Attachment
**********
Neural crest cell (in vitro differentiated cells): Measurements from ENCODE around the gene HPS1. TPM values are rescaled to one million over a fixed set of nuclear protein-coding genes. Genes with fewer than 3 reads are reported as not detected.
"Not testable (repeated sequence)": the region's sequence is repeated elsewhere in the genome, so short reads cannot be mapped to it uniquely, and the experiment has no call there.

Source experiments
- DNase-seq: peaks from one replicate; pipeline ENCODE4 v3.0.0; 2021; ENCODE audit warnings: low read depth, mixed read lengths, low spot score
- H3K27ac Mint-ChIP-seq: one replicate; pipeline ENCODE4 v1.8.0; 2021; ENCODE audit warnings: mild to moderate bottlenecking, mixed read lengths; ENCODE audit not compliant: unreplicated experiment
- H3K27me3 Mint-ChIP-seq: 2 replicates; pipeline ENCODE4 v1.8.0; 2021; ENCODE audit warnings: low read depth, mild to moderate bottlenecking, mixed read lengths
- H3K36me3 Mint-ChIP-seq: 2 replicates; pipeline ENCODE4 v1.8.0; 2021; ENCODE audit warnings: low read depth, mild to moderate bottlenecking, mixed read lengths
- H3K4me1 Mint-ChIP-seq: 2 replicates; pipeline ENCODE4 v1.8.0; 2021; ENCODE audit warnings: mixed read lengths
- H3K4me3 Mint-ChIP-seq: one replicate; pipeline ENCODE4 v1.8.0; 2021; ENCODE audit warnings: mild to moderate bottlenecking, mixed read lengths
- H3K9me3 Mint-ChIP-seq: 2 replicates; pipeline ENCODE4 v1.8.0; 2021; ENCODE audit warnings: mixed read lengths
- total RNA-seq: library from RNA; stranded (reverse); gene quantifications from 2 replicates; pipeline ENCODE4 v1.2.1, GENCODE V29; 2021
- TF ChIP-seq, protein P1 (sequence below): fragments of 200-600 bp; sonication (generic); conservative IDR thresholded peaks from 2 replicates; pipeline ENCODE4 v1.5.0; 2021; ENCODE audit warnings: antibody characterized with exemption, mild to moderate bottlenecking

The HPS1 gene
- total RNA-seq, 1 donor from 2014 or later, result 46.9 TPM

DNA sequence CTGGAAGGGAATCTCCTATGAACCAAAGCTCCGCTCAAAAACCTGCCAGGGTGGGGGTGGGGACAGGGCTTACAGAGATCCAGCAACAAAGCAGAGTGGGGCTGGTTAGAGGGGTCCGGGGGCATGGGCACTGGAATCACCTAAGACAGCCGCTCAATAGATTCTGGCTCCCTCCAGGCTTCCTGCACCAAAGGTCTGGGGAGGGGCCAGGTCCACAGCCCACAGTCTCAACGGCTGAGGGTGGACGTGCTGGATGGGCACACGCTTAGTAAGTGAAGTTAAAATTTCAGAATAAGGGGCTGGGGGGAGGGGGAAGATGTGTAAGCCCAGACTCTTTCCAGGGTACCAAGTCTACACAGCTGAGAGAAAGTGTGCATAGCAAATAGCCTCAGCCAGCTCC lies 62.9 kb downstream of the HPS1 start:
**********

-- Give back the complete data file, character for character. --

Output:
Neural crest cell (in vitro differentiated cells): Measurements from ENCODE around the gene HPS1. TPM values are rescaled to one million over a fixed set of nuclear protein-coding genes. Genes with fewer than 3 reads are reported as not detected.
"Not testable (repeated sequence)": the region's sequence is repeated elsewhere in the genome, so short reads cannot be mapped to it uniquely, and the experiment has no call there.

Source experiments
- DNase-seq: peaks from one replicate; pipeline ENCODE4 v3.0.0; 2021; ENCODE audit warnings: low read depth, mixed read lengths, low spot score
- H3K27ac Mint-ChIP-seq: one replicate; pipeline ENCODE4 v1.8.0; 2021; ENCODE audit warnings: mild to moderate bottlenecking, mixed read lengths; ENCODE audit not compliant: unreplicated experiment
- H3K27me3 Mint-ChIP-seq: 2 replicates; pipeline ENCODE4 v1.8.0; 2021; ENCODE audit warnings: low read depth, mild to moderate bottlenecking, mixed read lengths
- H3K36me3 Mint-ChIP-seq: 2 replicates; pipeline ENCODE4 v1.8.0; 2021; ENCODE audit warnings: low read depth, mild to moderate bottlenecking, mixed read lengths
- H3K4me1 Mint-ChIP-seq: 2 replicates; pipeline ENCODE4 v1.8.0; 2021; ENCODE audit warnings: mixed read lengths
- H3K4me3 Mint-ChIP-seq: one replicate; pipeline ENCODE4 v1.8.0; 2021; ENCODE audit warnings: mild to moderate bottlenecking, mixed read lengths
- H3K9me3 Mint-ChIP-seq: 2 replicates; pipeline ENCODE4 v1.8.0; 2021; ENCODE audit warnings: mixed read lengths
- total RNA-seq: library from RNA; stranded (reverse); gene quantifications from 2 replicates; pipeline ENCODE4 v1.2.1, GENCODE V29; 2021
- TF ChIP-seq, protein P1 (sequence below): fragments of 200-600 bp; sonication (generic); conservative IDR thresholded peaks from 2 replicates; pipeline ENCODE4 v1.5.0; 2021; ENCODE audit warnings: antibody characterized with exemption, mild to moderate bottlenecking

The HPS1 gene
- total RNA-seq, 1 donor from 2014 or later, result 46.9 TPM

DNA sequence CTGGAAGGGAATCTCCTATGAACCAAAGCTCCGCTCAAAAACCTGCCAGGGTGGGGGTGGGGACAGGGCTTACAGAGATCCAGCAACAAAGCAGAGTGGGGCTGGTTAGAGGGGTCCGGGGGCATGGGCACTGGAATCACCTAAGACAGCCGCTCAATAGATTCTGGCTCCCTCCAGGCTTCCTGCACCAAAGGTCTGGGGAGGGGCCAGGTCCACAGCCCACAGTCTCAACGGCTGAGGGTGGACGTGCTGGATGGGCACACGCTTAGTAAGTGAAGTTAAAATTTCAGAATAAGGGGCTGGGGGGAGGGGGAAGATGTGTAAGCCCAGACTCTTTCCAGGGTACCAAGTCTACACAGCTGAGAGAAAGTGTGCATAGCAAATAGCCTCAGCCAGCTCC lies 62.9 kb downstream of the HPS1 start: